A drug bust involving an 87-year-old man who was caught with nearly $3 million worth of cocaine in his pickup has led to another major drug prosecution for the federal government, this one involving a Mexican drug cartel and 18 defendants accused of shuttling massive amounts of coke into metro Detroit for years.
One of the defendants, turns out, is the elderly pickup driver, who was a courier for the massive drug ring that ran a cocaine pipeline between Mexico and Detroit for several years, according to a second superseding indictment Wednesday.
The drug mule, per court records, is Leo Earl Sharp, 87, of Michigan City, Ind., who was arrested last October during a traffic stop near Ann Arbor with 229 pounds of cocaine in his pickup. That was at least $2.9 million worth of cocaine in wholesale value, police said.
In court last year, Sharp did not offer a full explanation about what happened. But he did try telling the magistrate that he was forced at gunpoint to haul the cocaine, until his then-defense lawyer stepped in and advised him to just answer the judge's questions.
Meanwhile, Sharp's new lawyer, Chicago attorney Darryl Goldberg, said that he plans to "vigorously" defend his client given what he faces.
"Any conviction will be a death sentence," said Goldberg, noting that Sharp faces a minimum 10-year sentence if convicted. "That's a death sentence for an 87-year-old."
Per the new indictment, Sharp was a drug courier for two years, delivering roughly 670 kilograms of cocaine to conspirators in Michigan between 2009 and 2011. He was part of a drug trafficking organization, the indictment said, that shipped cocaine on a regular basis from Mexico to Michigan. Shipments of cocaine would be received at the Arizona-Mexico border, and then driven to Michigan, where members would meet at a warehouse in Wyandotte and unload the drugs for distribution.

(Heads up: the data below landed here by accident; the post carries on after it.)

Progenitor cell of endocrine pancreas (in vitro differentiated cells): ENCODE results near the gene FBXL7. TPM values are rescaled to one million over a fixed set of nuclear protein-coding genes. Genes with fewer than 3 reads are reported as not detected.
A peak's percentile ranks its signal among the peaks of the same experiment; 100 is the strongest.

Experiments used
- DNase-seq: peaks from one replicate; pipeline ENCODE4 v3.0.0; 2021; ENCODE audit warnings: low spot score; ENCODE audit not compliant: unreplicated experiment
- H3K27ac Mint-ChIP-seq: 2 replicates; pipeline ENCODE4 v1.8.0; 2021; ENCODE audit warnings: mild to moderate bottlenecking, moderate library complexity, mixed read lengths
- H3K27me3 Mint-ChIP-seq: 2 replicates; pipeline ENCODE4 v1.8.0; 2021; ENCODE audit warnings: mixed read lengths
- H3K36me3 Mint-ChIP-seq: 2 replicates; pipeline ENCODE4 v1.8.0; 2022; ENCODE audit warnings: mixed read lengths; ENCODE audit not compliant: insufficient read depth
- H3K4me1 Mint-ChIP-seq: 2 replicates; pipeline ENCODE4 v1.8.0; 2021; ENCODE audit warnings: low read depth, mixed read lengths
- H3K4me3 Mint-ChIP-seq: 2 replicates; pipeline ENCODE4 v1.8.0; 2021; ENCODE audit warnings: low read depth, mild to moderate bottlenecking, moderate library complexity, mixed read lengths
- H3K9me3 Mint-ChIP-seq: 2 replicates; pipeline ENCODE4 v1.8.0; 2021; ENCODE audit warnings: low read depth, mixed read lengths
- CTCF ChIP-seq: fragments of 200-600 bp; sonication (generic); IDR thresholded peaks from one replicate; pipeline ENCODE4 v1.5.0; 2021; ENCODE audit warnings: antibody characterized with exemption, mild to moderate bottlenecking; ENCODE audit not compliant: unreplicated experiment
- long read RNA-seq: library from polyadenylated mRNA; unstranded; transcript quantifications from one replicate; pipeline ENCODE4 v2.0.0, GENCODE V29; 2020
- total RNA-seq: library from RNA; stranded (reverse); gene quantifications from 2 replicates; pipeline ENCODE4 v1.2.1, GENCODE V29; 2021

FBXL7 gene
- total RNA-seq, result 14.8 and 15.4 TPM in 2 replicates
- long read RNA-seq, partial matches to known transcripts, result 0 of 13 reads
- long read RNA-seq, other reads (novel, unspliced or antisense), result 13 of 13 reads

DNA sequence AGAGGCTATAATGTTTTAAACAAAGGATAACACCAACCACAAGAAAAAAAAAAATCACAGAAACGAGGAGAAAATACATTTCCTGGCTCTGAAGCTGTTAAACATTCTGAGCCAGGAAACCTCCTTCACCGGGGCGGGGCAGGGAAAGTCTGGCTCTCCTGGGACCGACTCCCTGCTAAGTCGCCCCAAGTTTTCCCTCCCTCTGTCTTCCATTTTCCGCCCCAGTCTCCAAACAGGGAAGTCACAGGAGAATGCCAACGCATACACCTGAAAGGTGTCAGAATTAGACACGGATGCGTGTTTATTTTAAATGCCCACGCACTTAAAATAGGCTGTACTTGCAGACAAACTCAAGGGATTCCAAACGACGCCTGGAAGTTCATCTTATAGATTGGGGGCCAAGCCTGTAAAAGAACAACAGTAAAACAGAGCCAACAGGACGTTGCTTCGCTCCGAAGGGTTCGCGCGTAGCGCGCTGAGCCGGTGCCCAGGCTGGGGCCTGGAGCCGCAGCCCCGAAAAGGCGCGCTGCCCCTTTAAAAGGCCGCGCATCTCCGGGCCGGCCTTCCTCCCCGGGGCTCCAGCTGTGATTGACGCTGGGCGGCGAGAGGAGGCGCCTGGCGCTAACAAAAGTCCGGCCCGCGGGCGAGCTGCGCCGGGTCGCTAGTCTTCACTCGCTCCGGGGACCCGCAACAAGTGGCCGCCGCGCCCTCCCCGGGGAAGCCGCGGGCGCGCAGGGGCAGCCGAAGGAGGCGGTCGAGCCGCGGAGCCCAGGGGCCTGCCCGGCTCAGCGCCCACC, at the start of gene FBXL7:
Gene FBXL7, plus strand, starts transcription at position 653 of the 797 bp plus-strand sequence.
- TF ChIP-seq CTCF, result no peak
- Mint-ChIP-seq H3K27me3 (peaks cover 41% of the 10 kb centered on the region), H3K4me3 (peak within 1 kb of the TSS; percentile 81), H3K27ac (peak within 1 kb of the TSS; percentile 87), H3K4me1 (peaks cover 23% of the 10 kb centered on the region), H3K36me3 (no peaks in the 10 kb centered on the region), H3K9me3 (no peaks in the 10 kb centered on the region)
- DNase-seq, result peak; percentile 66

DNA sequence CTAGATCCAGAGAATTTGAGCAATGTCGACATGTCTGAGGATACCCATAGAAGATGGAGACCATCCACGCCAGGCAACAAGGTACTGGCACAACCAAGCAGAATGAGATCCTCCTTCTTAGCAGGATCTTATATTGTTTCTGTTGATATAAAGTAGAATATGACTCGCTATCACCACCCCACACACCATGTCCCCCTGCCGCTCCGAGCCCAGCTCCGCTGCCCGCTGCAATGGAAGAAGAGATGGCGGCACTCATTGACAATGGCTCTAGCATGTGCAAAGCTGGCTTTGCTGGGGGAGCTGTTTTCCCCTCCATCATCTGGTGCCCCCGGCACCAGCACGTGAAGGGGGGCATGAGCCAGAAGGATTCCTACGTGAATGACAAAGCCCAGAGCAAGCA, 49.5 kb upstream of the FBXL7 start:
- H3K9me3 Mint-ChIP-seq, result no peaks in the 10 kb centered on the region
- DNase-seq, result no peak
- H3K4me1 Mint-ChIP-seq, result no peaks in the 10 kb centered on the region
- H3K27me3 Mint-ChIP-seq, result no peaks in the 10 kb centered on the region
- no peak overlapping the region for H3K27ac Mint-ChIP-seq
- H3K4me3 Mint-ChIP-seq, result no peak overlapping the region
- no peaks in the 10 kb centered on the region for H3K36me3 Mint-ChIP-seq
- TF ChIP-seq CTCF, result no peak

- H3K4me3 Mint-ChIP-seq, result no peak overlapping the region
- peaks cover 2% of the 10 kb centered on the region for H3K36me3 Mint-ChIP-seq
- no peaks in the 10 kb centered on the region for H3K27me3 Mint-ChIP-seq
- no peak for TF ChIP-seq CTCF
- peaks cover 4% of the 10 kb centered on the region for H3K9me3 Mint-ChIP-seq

The drug organization, records show, is a part of an international drug cartel based in Sinaloa, Mexico, and helped distribute between 100 and 300 kilograms of cocaine per month in metro Detroit from 2008 through 2011.
"Shedding light on this conspiracy makes it quite clear that the Mexican drug cartels are open for business right here in our backyard," said DEA Special Agent in Charge Robert L. Corso.
Since 2011, DEA agents and other federal agents have seized more than 200 kilograms of cocaine and more than $2.5 million in cash tied to the narcotics ring.
Authorities said that members of the organization resided in Mexico, Florida, California and Michigan.
Charged in the indictment are:
-- Jose Roberto Lucero-Bustamante,34
-- Armando Dias-Lucero, 28
-- Pedro Delgado-Sanchez, 44
-- Octavio Humberto Gamez, 38
-- Moises Osuna Licona, 43
-- Theodore J. Czach, 35
-- Alejandro Aparicio Vargas, 38
-- Antonio Simmons, 38
-- Sergio Cordova Alvarado, 31
-- Nicholas Dominick Simmons, 24
-- Kenneth Dwayne Jenkins, 53
-- David Felix Jurado, 30
-- Oscar Enriquez Martinez, 33
-- Reymoyne Thornton, 39
-- Walter Ogden, 55
-- Mark George Bailey, 38
-- Martin Najjar, 36.
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